The game doesn't allow you to cancel QC motions from standard attacks mid frame (not that there are any real frames to speak of, but most of these characters moves have approx 3 frames of animation - Stand: Chamber > Execute > Chamber: back to Stand). QC motions should be cancellable (in most 2D fighters) on the move being executed and connecting with the opponent. You can't do that in this game (think Street Fighter, when you accidentally fumble a fireball up-close and you do a crouching uppercut INTO a fireball. That's a cancel).
The game doesn't allow you to "buffer" charge moves either. So, when using Bimmy & Jimmy and you wish to use their Fireball attach (Charge < then > +P) you can't be buffering whlst doing other moves. Again, something you can do in other 2D fighters. You have to go out of you way to charge and then execute the move, which, if you are playing 2P, is MASSIVELY obvious as you both probably know each characters moves (Bimmy & Jimmy specifically).
Also, you cannot jump over you opponent at will. You hit an invisible wall in mid air. Lame as f*ck. This also breaks for game for obvious reasons I won't elaborate on. You CAN, very rarely get over them (happened to me ONCE the other night) but, out of a 100% ratio, 95% of the time, you won't jump over the other character.
The gameplay also crunches down to a a terrible slowdown fest at points in the game. The music and gameplay just slow right down, almost like there is a scratch on the non-existent disc! This happens on the 64-BIT Jaguar Multimedia System when the going gets tough in game. Embarrassing.
Now, I haven't played the SNES or MD versions of this game, but will admit, I am now tempted to pick up one of the two (probably MD tbh) just to compare various aspects of both games. Now...
I've listened to the OST for all 3 games, the MD & SNES via YouTube. I find it a bit weird saying this, but so far, I like the Jag music compositions and instrumental arrangements the best of the 3. Objectively, the SNES is probably the best, but... I really like the sound of most of the Jaguar versions > the others. Especially Metro City Hotel and Outside the Shadow Dojo, as well as the character select screen.
As mentioned earlier though, the sound can be really badly effected by what's going on in game, often causing music to play out of key and warble, like when you emulate games on your PC.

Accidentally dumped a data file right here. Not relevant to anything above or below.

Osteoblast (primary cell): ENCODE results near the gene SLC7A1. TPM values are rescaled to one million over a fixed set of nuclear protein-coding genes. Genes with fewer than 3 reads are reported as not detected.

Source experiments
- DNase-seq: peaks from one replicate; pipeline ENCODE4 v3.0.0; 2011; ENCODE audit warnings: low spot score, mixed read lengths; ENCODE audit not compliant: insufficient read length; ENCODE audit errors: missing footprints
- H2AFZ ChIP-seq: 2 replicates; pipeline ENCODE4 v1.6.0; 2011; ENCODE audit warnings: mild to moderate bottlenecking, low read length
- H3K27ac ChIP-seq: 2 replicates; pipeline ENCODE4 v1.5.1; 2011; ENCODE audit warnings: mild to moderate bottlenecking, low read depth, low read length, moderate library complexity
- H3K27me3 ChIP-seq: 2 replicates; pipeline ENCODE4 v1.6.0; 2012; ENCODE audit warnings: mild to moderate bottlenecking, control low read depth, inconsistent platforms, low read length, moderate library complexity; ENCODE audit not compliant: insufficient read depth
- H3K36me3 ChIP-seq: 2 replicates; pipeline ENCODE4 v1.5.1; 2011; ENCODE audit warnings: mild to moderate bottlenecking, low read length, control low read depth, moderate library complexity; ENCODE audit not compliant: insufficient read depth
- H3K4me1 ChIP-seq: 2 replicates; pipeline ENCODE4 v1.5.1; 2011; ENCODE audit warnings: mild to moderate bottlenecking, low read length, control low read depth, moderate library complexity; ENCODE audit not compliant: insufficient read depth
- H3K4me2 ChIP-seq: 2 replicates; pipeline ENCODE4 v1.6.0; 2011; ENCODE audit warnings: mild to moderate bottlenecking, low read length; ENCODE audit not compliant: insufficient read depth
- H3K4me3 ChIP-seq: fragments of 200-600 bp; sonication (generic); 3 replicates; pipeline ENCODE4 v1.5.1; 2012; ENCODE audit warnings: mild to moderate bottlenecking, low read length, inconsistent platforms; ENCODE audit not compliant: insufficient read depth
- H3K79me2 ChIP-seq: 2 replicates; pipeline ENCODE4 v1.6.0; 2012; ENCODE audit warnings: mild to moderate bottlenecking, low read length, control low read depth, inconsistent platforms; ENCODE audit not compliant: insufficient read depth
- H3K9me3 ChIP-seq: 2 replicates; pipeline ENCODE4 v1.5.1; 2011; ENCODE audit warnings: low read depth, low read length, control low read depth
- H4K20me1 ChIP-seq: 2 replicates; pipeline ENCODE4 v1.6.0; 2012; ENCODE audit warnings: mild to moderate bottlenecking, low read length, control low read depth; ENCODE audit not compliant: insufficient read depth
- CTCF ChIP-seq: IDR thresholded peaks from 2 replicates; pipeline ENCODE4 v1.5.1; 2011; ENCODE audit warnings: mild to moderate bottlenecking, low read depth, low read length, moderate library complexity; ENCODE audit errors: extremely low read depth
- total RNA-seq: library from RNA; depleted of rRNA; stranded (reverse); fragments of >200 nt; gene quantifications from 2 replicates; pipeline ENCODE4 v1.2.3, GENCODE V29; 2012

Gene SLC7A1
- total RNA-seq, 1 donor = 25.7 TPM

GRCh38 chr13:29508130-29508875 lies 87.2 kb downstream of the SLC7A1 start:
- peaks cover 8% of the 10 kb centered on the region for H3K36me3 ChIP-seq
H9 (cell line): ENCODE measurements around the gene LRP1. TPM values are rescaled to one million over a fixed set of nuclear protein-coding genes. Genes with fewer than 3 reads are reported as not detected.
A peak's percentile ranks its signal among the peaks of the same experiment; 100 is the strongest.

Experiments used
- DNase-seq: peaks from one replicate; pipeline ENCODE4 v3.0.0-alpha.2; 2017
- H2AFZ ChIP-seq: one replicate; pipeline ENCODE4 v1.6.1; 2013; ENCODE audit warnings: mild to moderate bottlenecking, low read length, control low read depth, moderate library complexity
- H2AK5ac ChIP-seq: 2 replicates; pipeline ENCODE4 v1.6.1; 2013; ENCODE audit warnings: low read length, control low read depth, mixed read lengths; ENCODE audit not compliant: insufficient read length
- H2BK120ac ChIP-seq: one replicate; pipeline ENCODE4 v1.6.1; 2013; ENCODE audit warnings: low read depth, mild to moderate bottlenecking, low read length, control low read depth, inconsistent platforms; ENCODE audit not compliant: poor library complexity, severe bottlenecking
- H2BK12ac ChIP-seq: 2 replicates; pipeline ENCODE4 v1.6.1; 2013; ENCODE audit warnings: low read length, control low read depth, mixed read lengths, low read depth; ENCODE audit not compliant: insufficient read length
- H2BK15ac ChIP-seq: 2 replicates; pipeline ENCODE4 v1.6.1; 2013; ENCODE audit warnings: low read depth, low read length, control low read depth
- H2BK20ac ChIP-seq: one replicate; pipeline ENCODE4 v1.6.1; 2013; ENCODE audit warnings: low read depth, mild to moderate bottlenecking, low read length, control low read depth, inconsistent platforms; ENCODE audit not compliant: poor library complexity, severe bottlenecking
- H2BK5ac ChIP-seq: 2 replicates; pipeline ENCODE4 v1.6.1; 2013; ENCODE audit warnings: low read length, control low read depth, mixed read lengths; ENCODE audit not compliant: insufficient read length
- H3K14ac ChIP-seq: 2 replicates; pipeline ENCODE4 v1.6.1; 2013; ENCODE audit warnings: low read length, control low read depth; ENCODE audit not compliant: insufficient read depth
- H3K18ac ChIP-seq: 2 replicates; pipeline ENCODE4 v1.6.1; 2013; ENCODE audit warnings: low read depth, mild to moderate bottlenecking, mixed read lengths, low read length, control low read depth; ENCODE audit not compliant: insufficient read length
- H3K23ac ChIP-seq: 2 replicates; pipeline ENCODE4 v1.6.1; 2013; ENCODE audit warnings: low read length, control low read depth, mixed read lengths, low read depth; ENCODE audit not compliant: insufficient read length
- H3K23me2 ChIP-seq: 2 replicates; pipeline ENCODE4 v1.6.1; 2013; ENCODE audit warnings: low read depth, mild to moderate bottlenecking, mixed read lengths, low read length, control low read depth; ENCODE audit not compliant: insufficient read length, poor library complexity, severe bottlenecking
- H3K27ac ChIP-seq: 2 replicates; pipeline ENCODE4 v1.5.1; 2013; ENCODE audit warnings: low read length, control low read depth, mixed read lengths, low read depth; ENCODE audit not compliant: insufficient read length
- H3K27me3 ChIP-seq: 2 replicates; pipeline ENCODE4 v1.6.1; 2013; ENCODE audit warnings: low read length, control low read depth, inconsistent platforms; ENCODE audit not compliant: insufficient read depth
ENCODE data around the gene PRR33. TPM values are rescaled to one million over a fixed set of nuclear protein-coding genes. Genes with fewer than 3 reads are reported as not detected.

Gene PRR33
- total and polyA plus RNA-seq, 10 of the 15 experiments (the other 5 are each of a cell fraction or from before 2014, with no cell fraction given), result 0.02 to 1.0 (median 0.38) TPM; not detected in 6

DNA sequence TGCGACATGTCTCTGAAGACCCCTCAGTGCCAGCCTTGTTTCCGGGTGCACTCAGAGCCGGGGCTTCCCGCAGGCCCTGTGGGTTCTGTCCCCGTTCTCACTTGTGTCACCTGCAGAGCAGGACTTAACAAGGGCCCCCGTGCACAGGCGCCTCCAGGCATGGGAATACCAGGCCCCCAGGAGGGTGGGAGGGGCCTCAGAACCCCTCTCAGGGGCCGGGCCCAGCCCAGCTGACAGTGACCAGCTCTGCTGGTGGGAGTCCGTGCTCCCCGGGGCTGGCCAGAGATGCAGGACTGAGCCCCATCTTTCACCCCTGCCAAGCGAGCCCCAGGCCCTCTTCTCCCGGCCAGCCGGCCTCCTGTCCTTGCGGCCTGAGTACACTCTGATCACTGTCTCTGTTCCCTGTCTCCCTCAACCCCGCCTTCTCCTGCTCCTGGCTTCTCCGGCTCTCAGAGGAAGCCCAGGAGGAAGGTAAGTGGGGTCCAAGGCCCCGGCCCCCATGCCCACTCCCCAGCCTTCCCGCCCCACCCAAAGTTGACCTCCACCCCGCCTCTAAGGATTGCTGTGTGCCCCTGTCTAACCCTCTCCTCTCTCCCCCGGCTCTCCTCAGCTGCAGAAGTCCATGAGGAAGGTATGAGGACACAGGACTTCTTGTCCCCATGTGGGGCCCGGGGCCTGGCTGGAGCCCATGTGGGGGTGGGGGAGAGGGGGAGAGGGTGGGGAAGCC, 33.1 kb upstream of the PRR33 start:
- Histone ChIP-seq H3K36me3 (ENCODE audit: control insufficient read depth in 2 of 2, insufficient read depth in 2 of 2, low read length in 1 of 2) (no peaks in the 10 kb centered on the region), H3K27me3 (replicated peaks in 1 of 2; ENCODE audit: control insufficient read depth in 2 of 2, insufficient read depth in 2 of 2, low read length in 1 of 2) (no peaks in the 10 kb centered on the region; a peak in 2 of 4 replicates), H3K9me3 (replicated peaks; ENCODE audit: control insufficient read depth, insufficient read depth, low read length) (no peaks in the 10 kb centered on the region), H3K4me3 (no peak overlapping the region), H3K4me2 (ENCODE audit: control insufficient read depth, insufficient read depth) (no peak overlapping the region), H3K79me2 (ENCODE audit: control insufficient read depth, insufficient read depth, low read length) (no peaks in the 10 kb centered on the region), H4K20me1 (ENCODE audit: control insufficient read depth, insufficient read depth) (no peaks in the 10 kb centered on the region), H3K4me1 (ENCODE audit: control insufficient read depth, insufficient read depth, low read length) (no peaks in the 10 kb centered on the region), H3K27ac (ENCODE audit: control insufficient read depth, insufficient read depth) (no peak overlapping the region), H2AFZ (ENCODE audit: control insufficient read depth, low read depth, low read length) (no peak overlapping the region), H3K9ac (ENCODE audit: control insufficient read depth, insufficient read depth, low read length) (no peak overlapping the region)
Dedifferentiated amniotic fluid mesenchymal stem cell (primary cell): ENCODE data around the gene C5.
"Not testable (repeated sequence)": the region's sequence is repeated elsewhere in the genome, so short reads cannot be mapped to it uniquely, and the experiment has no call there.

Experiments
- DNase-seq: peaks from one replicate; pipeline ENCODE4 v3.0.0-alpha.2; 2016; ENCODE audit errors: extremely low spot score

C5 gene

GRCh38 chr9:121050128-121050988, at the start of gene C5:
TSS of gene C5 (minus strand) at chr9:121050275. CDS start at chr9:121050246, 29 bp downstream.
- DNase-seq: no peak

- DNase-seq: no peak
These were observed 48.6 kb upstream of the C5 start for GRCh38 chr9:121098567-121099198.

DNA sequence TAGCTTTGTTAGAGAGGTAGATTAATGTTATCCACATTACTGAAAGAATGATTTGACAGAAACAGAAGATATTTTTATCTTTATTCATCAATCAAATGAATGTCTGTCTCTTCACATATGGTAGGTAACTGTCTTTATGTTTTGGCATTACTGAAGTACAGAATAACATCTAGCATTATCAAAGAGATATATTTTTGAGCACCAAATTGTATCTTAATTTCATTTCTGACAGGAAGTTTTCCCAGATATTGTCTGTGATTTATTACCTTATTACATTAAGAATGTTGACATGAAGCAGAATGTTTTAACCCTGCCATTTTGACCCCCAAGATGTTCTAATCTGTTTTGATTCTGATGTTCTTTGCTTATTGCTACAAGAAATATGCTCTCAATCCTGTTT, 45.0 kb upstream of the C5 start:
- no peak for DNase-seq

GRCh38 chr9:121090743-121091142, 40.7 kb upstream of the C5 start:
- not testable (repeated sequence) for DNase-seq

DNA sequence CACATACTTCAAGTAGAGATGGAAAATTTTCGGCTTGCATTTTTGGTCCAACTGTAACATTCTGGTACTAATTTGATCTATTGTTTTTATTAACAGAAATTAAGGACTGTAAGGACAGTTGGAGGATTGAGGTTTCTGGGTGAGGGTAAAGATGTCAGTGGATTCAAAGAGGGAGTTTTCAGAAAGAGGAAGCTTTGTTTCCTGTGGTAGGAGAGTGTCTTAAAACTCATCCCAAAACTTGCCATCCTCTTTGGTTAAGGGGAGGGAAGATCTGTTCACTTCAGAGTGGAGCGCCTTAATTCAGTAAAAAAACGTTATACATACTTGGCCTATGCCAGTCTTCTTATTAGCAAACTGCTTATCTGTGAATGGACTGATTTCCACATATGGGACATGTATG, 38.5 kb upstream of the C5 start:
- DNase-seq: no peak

SFX are just the usual average fair. Nothing of note here.
So, this is an intriguing one for me.
The game consists of the usual 8 character fare found in Street Fighter 2 at the time. However, the other 16-bit versions have 10 characters.
Seemingly, to break it down:
MD/GEN & SNES have 10x characters plus 2x bosses (selectable/playable via code/in vs) - one of which, is Dominique. The other is the Shadow Master.
JAGUAR has 8x characters, one of which is Dominique - right off the bat.
So, technically, there are THREE characters missing from the Jag version: Blade, Trigger Happy and Icepick. All of which look decent. Icepick, especially.
However, if you go and grab your DDV box out of storage/off the shelf, you'll see characters listed on the back of the box, NOT INCLUDED in the game and that 1st bold bullet point: "12 big lightning fast characters":
So far, as much as I can ascertain, vs the Jaguar version... this is all lies.
Also, there's a website called "Doube Dragon Dojo". My DDV research took me there. I found this little excerpt (re: GEN version) that I found intriguing:
"This game was originally designed for the Jaguar, then ported to the 16-bit systems"
Really? I don't see this as being true and I would assume it's a hypothetical opinion based on how 3 versions all turned out(?), however... if it IS true, then that would at least be entertaining to think about and even WORSE, from a technical standpoint: Designed for Jaguar and superior versions were PORTED to the MD & SNES!
Anyway, sorry to end this so abruptly, but the whole game became an intrigue for me for a couple of days. I thought I'd share my findings/feelings on the matter.
FWIW, this game is STILL more enjoyable/playable than FFLife...
Edited by NeoGeoNinja, Thu Apr 2, 2015 3:29 AM.